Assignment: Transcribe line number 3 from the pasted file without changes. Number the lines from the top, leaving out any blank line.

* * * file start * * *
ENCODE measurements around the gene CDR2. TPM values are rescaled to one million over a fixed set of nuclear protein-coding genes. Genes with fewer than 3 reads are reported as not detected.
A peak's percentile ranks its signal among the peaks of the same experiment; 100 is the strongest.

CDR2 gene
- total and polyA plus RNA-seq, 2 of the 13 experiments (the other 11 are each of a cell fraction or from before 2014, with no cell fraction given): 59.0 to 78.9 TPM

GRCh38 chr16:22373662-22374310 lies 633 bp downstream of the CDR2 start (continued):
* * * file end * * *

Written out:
CDR2 gene